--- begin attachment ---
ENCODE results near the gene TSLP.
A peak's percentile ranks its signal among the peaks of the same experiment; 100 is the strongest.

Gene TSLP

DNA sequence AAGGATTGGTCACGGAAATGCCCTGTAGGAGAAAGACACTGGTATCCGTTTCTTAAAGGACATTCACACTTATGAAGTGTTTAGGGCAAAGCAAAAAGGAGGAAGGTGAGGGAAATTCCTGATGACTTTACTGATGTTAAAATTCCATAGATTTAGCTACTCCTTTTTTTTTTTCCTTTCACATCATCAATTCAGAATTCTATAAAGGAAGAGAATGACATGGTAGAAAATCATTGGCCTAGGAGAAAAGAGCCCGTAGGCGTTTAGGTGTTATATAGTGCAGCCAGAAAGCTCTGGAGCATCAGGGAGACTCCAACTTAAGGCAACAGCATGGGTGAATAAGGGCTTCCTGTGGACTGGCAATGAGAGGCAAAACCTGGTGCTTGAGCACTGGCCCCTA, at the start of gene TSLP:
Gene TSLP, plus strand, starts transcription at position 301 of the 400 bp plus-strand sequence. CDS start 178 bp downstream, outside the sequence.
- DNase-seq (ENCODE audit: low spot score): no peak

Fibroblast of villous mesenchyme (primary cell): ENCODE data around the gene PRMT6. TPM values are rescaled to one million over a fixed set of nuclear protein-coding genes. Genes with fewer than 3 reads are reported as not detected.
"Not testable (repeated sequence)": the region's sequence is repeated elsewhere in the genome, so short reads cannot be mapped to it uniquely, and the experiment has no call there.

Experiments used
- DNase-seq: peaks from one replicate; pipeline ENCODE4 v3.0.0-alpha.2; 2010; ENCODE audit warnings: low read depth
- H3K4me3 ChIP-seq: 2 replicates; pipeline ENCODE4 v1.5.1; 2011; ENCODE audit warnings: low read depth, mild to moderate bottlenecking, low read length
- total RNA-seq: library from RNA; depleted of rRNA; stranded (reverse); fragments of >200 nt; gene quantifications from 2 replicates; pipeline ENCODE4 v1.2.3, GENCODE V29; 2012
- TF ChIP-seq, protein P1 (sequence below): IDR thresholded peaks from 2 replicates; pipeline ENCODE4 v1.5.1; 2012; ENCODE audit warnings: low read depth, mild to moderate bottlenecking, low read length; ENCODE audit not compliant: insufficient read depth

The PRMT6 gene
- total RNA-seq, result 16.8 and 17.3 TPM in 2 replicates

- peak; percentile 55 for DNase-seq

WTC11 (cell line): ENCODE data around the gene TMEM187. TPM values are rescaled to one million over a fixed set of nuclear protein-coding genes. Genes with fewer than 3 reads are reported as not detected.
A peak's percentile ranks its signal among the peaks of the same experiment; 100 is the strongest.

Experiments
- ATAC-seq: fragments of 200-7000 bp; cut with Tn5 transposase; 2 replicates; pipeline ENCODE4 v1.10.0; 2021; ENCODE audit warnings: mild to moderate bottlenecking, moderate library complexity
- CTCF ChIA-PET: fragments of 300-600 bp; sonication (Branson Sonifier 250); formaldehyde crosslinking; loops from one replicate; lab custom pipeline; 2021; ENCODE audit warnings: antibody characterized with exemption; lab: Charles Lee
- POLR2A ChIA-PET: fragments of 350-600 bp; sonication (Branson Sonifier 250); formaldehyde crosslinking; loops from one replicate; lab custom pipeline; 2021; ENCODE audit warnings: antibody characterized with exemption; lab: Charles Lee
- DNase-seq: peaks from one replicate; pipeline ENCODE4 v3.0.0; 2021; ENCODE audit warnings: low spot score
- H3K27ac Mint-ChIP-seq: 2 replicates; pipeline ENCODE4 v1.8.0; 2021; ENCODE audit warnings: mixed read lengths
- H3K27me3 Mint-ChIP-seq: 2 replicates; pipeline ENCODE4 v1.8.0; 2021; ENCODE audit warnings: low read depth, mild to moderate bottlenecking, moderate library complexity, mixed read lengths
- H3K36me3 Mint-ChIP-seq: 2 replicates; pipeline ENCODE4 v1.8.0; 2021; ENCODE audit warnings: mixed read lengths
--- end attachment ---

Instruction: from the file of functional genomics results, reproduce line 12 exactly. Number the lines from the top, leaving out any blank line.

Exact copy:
- total RNA-seq: library from RNA; depleted of rRNA; stranded (reverse); fragments of >200 nt; gene quantifications from 2 replicates; pipeline ENCODE4 v1.2.3, GENCODE V29; 2012